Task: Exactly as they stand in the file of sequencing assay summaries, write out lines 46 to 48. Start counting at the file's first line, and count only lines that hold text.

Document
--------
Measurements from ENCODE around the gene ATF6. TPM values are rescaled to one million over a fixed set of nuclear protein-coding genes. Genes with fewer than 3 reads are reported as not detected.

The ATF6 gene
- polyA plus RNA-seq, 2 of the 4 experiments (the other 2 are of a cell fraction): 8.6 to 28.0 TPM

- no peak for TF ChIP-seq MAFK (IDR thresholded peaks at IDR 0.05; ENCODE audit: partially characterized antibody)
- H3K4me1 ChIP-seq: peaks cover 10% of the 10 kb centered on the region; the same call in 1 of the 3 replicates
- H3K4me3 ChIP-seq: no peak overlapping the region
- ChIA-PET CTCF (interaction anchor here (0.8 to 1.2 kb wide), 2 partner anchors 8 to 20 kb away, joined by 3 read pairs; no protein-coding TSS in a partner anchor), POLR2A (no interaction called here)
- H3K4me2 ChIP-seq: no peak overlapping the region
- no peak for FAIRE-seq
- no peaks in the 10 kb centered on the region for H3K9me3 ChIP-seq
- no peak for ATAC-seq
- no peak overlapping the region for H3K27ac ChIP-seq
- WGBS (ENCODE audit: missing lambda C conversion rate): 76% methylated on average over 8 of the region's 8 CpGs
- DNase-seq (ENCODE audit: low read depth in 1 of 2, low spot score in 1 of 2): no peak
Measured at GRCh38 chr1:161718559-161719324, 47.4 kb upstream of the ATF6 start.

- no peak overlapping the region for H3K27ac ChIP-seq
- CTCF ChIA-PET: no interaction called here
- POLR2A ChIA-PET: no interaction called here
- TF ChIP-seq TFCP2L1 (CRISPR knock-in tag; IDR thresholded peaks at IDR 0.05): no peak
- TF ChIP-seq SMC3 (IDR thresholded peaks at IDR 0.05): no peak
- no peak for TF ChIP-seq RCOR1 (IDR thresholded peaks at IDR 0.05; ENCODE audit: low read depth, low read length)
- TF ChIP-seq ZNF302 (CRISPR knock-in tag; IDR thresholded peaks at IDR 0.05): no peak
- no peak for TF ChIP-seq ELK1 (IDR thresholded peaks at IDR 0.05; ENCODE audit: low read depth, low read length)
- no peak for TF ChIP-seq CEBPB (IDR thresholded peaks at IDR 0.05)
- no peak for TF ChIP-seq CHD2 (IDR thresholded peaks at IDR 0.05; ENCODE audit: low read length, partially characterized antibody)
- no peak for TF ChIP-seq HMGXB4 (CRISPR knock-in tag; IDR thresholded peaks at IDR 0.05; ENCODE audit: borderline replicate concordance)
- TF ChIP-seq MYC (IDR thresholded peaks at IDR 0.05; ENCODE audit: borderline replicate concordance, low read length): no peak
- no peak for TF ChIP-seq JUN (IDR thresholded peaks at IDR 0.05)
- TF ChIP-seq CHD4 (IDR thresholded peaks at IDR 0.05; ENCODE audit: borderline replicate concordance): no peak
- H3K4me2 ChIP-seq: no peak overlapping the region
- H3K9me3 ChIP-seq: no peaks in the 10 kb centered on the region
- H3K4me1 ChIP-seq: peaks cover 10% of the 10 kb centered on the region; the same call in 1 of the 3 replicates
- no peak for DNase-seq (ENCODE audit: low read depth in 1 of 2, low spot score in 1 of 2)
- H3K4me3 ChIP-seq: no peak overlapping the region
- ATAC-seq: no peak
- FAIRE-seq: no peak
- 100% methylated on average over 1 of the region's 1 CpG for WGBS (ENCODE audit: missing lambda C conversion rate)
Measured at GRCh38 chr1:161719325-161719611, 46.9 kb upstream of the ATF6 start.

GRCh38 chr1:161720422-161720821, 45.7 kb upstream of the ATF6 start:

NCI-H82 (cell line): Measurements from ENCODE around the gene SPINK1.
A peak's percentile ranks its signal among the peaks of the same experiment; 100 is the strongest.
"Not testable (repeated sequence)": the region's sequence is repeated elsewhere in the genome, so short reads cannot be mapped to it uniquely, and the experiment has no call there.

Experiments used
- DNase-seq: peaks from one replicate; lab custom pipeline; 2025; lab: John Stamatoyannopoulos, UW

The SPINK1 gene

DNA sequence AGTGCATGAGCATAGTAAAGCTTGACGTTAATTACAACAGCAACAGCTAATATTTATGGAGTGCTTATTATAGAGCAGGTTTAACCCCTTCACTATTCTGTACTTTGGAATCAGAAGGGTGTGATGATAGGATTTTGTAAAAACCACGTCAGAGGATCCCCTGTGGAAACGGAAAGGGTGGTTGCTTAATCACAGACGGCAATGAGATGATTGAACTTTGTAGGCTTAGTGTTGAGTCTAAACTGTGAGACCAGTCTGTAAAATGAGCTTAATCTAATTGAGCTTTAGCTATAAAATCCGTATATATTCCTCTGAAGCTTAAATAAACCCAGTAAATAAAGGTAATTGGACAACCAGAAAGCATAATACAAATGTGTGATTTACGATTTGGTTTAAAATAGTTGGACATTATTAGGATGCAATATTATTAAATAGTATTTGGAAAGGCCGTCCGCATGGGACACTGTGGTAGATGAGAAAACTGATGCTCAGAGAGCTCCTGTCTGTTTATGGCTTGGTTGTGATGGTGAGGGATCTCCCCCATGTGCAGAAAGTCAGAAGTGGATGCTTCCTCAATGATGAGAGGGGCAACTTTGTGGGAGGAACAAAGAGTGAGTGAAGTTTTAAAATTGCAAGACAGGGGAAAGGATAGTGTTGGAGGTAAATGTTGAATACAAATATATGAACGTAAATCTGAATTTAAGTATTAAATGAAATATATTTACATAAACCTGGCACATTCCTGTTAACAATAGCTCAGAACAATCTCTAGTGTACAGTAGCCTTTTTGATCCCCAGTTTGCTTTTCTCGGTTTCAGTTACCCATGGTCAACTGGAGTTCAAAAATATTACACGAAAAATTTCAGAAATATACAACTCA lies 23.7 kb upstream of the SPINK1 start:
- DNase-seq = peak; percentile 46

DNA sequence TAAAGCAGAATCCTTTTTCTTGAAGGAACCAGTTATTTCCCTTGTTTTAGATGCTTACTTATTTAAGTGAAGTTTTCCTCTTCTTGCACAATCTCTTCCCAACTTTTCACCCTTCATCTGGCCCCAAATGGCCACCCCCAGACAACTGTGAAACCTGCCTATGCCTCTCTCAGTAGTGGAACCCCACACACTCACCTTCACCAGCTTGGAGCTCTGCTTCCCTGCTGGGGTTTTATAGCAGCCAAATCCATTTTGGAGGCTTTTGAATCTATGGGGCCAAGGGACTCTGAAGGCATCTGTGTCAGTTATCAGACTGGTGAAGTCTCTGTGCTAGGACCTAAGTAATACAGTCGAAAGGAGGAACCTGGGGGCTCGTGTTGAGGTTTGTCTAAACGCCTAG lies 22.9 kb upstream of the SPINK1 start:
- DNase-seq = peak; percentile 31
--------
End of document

DNA sequence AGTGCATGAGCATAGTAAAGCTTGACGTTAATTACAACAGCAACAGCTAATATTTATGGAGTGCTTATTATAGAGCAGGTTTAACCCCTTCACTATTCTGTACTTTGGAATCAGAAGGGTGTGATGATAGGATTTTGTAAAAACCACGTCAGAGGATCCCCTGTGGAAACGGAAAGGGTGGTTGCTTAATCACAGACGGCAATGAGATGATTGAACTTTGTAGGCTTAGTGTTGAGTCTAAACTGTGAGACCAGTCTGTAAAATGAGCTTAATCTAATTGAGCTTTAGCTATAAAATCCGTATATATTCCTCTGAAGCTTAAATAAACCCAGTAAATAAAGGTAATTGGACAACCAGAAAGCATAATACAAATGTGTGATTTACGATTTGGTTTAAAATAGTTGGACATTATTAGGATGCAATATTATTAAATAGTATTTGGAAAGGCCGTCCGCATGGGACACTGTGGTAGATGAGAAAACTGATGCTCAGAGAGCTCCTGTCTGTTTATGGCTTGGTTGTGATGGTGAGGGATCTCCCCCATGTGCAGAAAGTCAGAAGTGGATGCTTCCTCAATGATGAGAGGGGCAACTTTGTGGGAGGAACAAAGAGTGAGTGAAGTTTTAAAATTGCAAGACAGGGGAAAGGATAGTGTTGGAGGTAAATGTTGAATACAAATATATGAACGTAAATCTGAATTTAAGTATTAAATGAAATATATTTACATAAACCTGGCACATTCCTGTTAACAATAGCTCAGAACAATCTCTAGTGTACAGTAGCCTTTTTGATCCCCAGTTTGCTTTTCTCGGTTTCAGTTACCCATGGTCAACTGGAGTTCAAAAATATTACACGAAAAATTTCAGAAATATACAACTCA lies 23.7 kb upstream of the SPINK1 start:
- DNase-seq = peak; percentile 46

DNA sequence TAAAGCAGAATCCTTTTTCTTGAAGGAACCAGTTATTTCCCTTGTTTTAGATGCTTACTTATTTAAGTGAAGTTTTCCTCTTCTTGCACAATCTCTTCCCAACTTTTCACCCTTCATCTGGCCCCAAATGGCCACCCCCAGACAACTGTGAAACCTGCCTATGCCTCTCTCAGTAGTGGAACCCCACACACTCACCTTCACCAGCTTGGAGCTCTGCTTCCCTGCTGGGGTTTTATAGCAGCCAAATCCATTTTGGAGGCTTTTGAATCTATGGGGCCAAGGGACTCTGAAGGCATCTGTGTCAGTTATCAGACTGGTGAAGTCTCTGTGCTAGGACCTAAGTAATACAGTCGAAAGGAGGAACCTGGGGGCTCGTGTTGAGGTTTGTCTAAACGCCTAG lies 22.9 kb upstream of the SPINK1 start: